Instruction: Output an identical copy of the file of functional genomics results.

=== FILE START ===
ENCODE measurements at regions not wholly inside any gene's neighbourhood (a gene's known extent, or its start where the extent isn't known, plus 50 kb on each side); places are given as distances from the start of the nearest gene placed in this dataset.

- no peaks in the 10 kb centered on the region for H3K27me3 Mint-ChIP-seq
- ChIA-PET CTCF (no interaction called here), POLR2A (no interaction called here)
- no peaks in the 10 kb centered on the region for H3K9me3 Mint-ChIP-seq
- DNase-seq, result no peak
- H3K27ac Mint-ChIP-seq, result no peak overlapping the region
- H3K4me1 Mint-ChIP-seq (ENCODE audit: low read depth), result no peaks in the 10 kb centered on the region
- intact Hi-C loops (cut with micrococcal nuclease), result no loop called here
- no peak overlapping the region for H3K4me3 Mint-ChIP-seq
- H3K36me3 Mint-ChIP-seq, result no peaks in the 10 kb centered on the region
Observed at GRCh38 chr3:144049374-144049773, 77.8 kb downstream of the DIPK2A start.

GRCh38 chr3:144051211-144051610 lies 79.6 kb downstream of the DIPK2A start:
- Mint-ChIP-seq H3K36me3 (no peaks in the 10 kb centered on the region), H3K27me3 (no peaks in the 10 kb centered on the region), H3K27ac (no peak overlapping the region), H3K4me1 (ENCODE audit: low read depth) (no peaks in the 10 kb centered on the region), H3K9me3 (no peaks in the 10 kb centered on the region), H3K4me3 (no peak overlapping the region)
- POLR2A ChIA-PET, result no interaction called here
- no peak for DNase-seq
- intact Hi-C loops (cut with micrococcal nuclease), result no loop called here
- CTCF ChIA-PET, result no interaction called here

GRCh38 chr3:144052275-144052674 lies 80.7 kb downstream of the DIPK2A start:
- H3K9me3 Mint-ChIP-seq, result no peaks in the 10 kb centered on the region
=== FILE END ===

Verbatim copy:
ENCODE measurements at regions not wholly inside any gene's neighbourhood (a gene's known extent, or its start where the extent isn't known, plus 50 kb on each side); places are given as distances from the start of the nearest gene placed in this dataset.

- no peaks in the 10 kb centered on the region for H3K27me3 Mint-ChIP-seq
- ChIA-PET CTCF (no interaction called here), POLR2A (no interaction called here)
- no peaks in the 10 kb centered on the region for H3K9me3 Mint-ChIP-seq
- DNase-seq, result no peak
- H3K27ac Mint-ChIP-seq, result no peak overlapping the region
- H3K4me1 Mint-ChIP-seq (ENCODE audit: low read depth), result no peaks in the 10 kb centered on the region
- intact Hi-C loops (cut with micrococcal nuclease), result no loop called here
- no peak overlapping the region for H3K4me3 Mint-ChIP-seq
- H3K36me3 Mint-ChIP-seq, result no peaks in the 10 kb centered on the region
Observed at GRCh38 chr3:144049374-144049773, 77.8 kb downstream of the DIPK2A start.

GRCh38 chr3:144051211-144051610 lies 79.6 kb downstream of the DIPK2A start:
- Mint-ChIP-seq H3K36me3 (no peaks in the 10 kb centered on the region), H3K27me3 (no peaks in the 10 kb centered on the region), H3K27ac (no peak overlapping the region), H3K4me1 (ENCODE audit: low read depth) (no peaks in the 10 kb centered on the region), H3K9me3 (no peaks in the 10 kb centered on the region), H3K4me3 (no peak overlapping the region)
- POLR2A ChIA-PET, result no interaction called here
- no peak for DNase-seq
- intact Hi-C loops (cut with micrococcal nuclease), result no loop called here
- CTCF ChIA-PET, result no interaction called here

GRCh38 chr3:144052275-144052674 lies 80.7 kb downstream of the DIPK2A start:
- H3K9me3 Mint-ChIP-seq, result no peaks in the 10 kb centered on the region